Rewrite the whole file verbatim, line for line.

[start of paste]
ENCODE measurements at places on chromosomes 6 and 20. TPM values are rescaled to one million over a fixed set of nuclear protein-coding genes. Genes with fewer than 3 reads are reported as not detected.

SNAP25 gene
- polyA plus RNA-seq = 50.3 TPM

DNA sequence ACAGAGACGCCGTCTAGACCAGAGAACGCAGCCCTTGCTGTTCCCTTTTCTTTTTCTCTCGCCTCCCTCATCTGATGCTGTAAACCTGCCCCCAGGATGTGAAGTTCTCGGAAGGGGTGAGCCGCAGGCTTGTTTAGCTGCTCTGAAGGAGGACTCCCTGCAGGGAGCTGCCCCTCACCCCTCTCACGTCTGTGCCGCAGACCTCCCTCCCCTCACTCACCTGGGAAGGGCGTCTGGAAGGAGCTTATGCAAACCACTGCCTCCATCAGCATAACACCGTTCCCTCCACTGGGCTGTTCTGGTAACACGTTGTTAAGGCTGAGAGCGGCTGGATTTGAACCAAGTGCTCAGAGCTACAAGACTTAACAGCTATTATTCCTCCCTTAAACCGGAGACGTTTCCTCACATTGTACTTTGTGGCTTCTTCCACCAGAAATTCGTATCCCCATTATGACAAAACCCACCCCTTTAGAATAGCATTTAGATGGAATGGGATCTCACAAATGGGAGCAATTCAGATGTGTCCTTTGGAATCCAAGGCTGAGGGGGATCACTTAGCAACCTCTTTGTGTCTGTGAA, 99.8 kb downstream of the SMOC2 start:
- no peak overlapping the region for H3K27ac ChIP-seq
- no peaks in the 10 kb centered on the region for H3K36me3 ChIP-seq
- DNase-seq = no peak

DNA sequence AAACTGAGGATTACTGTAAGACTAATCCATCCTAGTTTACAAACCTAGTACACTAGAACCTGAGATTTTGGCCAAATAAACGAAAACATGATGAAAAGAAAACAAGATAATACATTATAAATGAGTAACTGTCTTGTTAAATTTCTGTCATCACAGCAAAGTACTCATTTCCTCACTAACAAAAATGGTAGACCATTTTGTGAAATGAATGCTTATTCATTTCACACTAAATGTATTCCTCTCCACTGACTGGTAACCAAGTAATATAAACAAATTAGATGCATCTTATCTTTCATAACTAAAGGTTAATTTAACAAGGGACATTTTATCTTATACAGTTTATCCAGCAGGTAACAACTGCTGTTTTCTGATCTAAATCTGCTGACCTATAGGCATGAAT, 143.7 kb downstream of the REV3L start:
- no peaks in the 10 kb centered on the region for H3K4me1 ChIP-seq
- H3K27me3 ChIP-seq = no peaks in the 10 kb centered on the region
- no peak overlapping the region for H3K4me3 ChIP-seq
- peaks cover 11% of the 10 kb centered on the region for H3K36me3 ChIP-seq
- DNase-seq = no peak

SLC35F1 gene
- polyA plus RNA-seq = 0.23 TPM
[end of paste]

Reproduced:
ENCODE measurements at places on chromosomes 6 and 20. TPM values are rescaled to one million over a fixed set of nuclear protein-coding genes. Genes with fewer than 3 reads are reported as not detected.

SNAP25 gene
- polyA plus RNA-seq = 50.3 TPM

DNA sequence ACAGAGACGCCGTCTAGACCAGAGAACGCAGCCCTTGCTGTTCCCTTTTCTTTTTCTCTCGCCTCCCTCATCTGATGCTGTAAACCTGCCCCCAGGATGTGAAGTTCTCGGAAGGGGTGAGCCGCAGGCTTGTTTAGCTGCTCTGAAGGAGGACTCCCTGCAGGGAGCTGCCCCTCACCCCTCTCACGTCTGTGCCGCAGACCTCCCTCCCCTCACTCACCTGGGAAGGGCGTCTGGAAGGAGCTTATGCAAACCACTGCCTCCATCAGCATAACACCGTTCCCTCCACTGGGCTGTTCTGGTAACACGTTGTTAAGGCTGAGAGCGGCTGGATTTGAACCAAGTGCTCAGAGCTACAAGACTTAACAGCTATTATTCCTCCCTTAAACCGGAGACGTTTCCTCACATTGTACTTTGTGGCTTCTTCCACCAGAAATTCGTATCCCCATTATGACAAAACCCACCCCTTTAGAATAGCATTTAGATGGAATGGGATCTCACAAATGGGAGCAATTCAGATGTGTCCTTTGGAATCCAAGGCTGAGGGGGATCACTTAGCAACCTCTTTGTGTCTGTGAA, 99.8 kb downstream of the SMOC2 start:
- no peak overlapping the region for H3K27ac ChIP-seq
- no peaks in the 10 kb centered on the region for H3K36me3 ChIP-seq
- DNase-seq = no peak

DNA sequence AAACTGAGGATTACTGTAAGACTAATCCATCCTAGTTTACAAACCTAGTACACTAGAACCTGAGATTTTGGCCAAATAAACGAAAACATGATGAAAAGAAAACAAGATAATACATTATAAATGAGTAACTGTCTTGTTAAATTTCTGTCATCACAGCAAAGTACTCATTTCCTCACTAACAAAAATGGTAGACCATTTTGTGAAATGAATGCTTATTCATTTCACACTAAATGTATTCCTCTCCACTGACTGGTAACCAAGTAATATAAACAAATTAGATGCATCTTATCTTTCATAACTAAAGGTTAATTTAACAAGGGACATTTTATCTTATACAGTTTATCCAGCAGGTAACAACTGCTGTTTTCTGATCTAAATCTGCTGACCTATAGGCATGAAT, 143.7 kb downstream of the REV3L start:
- no peaks in the 10 kb centered on the region for H3K4me1 ChIP-seq
- H3K27me3 ChIP-seq = no peaks in the 10 kb centered on the region
- no peak overlapping the region for H3K4me3 ChIP-seq
- peaks cover 11% of the 10 kb centered on the region for H3K36me3 ChIP-seq
- DNase-seq = no peak

SLC35F1 gene
- polyA plus RNA-seq = 0.23 TPM